Perhaps it was a moment of insanity, or my intestinal fortitude had increased, or maybe I was running a fever, but I decided to take both kids grocery shopping with me at two different grocery stores last week. After hearing nightmarish stories of culture shock from other adoptive parents who took their kids shopping in the early days when they were home, we avoided taking Addie and Palmer to the store at all costs for the first year we were home. So because stores are still somewhat new to our kids, and because our kids have an insatiable curiosity, and because they both really like to ask questions, comments and questions are usually hurled in my direction in machine-gun fashion.
Addie: “Mommy, why are some peppers red and some peppers green?”
Palmer: “Mommy, why do you have to put a quarter in there to get a shopping cart?”
Addie” “Mommy, why are there people in the back of the refrigerator?”
Palmer: “Mommy, why does hamburger meat look like spaghetti?”
Addie: “Mommy, Palmer pushed the cart last week. Can I push it today?”
Palmer: “Mommy, why is some of the food cold and some of the food not? Why isn’t any of the food hot?”
Addie: “Mommy, why are there so many kinds of cereal?”
Palmer: “Mommy, why do we go shopping at two stores instead of one? Why doesn’t Aldi have sesame oil and cilantro?”
After 5 months of Addie and Palmer not talking to us when they first came to America, I swore to myself I would never regret when they spoke. But sometimes it’s just a wee bit easier to concentrate on figuring out what we need at the store without the 3rd degree. Just sayin’.
I managed to survive grocery shopping with the kids, but we decided to stop and get Wendy’s because the kids both wanted the new Superman kid’s meal, and I realized that with all the grocery shopping we had done, we were hungry and had nothing to eat.
As we were standing at the cash register, Palmer was pelting me with questions, which I was deflecting with the skill of a ninja Jedi.
“Mommy, do they have hamburgers and chicken here? Mommy what does that machine do? Mommy can I choose my toy in my kids meal?Mommy, why is there money in this box? Can we have it?”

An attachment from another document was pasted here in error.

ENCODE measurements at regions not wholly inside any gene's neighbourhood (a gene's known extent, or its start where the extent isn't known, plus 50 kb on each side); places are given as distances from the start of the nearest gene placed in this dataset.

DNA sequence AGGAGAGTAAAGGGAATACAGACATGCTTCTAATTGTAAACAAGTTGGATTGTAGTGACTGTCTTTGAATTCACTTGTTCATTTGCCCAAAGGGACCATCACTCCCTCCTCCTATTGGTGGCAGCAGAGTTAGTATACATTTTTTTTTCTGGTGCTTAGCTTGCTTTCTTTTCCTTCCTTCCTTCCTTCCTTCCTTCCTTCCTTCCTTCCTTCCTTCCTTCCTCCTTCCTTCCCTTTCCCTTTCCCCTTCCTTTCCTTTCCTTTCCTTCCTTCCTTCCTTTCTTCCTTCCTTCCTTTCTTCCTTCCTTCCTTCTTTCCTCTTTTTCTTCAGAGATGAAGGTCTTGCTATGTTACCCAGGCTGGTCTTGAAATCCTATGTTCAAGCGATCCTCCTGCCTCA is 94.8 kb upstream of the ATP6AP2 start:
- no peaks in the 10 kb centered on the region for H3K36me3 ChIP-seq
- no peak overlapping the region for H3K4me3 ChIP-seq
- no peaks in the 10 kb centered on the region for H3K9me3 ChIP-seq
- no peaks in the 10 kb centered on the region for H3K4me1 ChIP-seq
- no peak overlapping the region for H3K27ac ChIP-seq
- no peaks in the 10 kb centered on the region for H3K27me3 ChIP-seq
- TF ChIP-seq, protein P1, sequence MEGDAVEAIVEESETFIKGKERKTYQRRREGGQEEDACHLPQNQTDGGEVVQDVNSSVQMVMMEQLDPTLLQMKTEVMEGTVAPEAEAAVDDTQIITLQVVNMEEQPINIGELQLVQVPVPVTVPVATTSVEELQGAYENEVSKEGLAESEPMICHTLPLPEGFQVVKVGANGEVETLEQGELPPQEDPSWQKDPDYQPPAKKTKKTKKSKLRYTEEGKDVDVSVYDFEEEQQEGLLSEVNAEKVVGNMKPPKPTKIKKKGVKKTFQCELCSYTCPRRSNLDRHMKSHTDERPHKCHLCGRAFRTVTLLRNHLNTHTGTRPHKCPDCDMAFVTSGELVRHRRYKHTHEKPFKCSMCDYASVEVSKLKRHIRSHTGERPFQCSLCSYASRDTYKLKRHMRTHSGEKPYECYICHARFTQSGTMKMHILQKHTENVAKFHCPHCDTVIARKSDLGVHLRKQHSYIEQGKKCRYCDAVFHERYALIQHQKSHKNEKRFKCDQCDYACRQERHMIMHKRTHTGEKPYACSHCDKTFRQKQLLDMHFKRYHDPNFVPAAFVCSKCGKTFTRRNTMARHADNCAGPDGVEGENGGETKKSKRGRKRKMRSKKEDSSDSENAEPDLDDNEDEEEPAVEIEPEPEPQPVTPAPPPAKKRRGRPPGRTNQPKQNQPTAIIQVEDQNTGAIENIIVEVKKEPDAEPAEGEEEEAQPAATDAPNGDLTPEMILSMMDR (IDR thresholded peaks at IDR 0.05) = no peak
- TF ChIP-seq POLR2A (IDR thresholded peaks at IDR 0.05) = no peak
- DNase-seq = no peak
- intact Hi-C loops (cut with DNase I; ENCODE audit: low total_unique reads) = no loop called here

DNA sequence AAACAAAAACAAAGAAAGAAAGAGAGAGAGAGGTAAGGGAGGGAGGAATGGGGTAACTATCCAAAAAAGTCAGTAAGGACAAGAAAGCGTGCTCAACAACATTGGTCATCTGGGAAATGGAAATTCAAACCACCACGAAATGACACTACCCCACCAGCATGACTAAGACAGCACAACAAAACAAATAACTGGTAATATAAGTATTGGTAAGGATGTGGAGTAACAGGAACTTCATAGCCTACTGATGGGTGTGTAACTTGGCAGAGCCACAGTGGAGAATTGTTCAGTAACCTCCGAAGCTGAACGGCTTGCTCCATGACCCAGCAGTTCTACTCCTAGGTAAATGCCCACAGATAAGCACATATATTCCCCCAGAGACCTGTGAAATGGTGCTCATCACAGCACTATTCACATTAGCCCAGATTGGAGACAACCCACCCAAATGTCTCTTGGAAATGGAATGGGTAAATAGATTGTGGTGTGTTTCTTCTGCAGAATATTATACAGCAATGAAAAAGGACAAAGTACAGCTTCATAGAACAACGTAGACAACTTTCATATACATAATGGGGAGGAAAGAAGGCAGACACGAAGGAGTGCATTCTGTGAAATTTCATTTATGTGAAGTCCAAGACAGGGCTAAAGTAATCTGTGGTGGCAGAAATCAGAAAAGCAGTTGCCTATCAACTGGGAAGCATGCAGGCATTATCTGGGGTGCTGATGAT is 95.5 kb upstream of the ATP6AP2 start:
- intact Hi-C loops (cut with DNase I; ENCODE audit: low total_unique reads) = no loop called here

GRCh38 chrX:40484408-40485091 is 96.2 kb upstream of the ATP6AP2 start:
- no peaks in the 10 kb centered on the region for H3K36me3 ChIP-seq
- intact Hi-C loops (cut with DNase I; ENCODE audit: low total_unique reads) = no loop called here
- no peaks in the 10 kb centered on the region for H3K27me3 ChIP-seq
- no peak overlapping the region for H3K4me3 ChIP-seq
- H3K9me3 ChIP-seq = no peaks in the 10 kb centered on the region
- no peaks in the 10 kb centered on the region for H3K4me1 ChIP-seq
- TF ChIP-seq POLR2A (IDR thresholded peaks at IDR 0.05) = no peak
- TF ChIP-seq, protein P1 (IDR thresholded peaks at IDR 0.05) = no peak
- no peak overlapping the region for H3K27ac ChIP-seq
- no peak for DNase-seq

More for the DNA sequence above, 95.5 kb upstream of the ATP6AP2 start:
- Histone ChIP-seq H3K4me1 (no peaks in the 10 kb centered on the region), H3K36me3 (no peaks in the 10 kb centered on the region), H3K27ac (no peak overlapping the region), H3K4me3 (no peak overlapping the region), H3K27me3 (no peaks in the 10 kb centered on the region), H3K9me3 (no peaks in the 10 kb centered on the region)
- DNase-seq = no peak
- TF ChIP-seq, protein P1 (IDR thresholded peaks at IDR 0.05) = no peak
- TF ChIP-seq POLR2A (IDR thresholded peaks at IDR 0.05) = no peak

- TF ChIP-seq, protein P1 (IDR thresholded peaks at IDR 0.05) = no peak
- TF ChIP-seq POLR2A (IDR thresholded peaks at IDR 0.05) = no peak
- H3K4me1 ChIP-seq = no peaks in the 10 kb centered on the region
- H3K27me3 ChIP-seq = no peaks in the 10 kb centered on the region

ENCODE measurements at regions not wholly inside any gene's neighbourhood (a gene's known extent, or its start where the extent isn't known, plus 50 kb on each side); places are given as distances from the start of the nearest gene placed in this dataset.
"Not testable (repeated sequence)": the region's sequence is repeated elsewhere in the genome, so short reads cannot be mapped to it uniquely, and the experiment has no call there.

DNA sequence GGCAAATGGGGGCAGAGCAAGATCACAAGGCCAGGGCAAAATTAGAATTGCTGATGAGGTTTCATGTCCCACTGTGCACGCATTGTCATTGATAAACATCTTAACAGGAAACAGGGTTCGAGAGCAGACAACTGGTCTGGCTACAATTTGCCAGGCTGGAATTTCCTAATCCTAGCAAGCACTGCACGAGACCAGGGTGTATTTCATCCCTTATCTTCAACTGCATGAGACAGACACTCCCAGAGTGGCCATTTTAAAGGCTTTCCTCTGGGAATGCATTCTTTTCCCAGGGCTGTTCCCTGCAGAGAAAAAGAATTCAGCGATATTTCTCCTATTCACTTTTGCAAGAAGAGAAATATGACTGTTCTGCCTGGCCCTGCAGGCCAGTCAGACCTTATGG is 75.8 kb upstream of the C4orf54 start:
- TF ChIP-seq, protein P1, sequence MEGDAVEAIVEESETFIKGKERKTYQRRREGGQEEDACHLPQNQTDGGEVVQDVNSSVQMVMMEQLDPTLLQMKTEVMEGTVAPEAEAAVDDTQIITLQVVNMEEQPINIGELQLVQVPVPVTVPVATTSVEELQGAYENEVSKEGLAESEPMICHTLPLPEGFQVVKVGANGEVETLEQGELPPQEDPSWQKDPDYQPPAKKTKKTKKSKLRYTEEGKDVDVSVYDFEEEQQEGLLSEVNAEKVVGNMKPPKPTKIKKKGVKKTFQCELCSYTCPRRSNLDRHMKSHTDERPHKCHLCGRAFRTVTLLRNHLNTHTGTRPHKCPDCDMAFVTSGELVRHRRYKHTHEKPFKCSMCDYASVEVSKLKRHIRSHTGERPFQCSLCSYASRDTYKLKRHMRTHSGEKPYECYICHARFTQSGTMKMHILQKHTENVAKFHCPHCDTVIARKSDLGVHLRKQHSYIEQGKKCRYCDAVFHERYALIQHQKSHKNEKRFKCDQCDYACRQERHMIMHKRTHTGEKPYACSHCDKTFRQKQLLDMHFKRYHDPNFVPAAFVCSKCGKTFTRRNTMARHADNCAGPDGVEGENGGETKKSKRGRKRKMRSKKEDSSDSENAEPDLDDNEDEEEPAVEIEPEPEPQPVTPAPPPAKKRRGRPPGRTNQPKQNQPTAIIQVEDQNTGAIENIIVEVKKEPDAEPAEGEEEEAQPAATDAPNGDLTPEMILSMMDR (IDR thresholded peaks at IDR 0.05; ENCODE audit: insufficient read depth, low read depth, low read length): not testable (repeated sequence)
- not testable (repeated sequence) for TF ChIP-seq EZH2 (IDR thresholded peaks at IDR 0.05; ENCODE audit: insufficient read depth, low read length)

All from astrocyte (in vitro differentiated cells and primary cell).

I explained to Palmer that there was a box at the register collecting change for families who are adopting. “Adopting is expensive, I said, so if anybody wants to help another family who is adopting, they can put their money in there.”
Palmer reached into his pocket, and pulled out some change. “Can I put money in there?”
In the midst of questions, Palmer had asked one that, for him, was life-changing. It was the first time he had ever asked if he could give money away. HIS money, not mine.
Since Addie and Palmer grew up in destitution, their obsession with money has been natural. They pick up every penny. They save and scrimp. They talk about money with great love and great passion. When they are given money to put in the offering, they ask if they can keep it instead. The lack of money in their African lives had disastrous consequences in their early childhood. Their earliest memories were about not having enough. To keep a tight handle on money is understandable. But he gave his money away to support adoption. Maybe I’m reading too much into it, but maybe deep down inside he feels blessed for the results of the gut-wrenchingly difficult journey he has been on.
As we stood in Wendy’s, I recounted all the times when he had chosen to hold on to his money. Through all of the fundraisers at school, the offering plates that have passed them by, the chances to give to others, our kids just haven’t been ready to share. They wouldn’t be ready to share until they realized they had enough. Until they knew that giving away a quarter wouldn’t mean going without food for the next two days. Until they felt secure. When Palmer dropped his money in that box, it was a momentous sign that he felt safe enough to give to others. I couldn’t have been more proud of him, and more pleased with his choice. My eyes brimmed with tears of joy in the line at Wendy’s.
I think the same is true with giving our resources, our best efforts, our lives to God. Until we know that He is enough, we will hoard, protect, guard what we hold most precious to us. And He is patient, waiting for us to come to understand that our security is in Him. I can also imagine how God’s eyes fill with tears of joy when we decide to trust Him enough to give back to Him what we value most.
I’m thankful every day for my giggly-goofy-happy-smart-strong-sensitive-inquisitive boy who teaches me to let go and love.